The grant-funded, national program called “The CEASE Network” is aimed
at holding men accountable for fueling the demand side of the sex trade —
and at deterring them by increasing their risk of getting caught.
CEASE, an acronym for Cities Empowered Against Sexual Exploitation,
got its official start in Boston, Denver and Seattle earlier this year,
with seven more cities — including Portland, Chicago and Phoenix — set
to launch their own initiatives later this month.
Increased stings — the bulk of them online — are part of the effort,
known locally as the “Buyer Beware” program, which has an overall goal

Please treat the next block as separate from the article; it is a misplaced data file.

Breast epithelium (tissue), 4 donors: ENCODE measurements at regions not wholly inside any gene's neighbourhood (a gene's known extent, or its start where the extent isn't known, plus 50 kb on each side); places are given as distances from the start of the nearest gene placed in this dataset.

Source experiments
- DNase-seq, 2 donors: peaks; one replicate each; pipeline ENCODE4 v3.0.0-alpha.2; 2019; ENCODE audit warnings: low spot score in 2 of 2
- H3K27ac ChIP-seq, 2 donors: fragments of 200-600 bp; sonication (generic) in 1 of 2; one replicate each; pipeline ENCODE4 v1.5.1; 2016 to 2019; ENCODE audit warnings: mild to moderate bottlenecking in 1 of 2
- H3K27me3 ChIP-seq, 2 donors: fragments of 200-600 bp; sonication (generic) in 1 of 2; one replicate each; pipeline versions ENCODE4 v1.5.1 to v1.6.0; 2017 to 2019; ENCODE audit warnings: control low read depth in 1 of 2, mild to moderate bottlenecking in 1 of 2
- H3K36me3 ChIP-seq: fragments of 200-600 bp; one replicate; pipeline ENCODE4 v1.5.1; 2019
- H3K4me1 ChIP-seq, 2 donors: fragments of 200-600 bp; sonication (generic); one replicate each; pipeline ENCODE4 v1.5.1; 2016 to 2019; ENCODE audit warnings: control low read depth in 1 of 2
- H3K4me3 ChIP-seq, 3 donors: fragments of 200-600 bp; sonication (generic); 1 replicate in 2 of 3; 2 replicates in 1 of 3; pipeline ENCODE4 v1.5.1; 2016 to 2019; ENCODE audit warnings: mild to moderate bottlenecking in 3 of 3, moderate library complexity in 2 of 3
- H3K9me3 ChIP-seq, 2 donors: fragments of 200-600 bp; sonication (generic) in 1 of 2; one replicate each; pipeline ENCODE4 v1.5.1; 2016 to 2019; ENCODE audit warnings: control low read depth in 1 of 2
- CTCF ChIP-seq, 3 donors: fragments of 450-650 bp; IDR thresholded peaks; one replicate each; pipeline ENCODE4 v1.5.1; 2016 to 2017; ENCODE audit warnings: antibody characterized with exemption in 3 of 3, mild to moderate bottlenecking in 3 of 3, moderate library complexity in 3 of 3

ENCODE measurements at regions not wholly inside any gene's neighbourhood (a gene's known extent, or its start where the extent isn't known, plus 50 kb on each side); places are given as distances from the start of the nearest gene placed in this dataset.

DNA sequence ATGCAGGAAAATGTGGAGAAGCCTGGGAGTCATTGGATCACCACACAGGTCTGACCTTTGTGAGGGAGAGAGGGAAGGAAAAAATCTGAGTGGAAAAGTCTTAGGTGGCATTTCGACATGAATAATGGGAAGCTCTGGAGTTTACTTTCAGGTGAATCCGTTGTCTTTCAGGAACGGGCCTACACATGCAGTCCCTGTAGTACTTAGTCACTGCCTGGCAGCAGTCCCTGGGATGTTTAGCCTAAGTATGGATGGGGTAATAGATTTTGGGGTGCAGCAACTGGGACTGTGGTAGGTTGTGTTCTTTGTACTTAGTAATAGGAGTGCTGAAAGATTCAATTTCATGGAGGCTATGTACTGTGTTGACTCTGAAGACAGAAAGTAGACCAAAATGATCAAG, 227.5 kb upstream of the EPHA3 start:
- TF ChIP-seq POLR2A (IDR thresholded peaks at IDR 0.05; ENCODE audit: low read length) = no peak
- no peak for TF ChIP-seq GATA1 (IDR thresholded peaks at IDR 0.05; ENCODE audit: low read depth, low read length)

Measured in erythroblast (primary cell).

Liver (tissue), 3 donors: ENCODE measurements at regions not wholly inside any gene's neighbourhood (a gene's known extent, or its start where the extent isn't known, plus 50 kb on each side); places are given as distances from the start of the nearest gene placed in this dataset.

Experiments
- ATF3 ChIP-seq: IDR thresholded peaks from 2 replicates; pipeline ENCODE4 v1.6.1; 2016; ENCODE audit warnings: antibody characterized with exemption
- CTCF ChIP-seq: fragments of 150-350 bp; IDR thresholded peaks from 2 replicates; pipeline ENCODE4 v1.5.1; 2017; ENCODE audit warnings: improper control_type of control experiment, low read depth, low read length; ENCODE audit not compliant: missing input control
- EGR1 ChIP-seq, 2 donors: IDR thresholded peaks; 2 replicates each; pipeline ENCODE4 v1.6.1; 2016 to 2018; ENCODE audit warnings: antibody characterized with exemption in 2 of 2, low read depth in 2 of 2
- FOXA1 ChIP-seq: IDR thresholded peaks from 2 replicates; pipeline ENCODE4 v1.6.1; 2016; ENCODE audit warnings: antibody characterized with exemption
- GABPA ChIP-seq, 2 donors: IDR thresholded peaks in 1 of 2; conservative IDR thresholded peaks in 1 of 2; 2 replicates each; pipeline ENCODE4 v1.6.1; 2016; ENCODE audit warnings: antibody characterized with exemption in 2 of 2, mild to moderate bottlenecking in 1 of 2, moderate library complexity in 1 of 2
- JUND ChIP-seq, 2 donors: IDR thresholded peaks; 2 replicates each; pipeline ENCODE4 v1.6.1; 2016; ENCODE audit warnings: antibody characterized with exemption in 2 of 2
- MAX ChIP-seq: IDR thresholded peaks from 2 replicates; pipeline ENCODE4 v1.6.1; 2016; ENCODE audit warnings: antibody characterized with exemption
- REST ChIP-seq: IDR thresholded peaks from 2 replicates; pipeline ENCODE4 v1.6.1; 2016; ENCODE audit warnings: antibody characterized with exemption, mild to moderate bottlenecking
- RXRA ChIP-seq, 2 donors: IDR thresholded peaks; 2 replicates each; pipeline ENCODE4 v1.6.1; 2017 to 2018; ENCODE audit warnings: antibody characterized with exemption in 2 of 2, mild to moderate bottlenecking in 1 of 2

of decreasing local demand for prostitution by 20 percent in two years.
Another aspect of the effort includes using online ads that pop up
when certain keywords for paid sex are entered into search engines,
linking to information about prostitution-related penalties and about
services for men who need help to stop buying sex.
“The Internet has caused an explosion” in sex buying, said Lina
Nealon, the founding director of the Massachusetts-based Demand
Abolition, which is providing the $80,000 in funding each year of the
two-year initiative in King County.
“The Internet has really made it risk-free to buyers … It’s created a
market that wasn’t there before, men who wouldn’t go on the street to
encounter someone who was prostituting,” Satterberg said. “They’re
comfortable on the computer, and with a couple clicks of a mouse, they
can order someone up for sex.”
105 arrests in 3 months
The recent road trip to Des Moines by members of the Seattle Police
Department’s Vice & High Risk Victims Unit is part of that larger
effort to punish men responsible for financing a seedy system that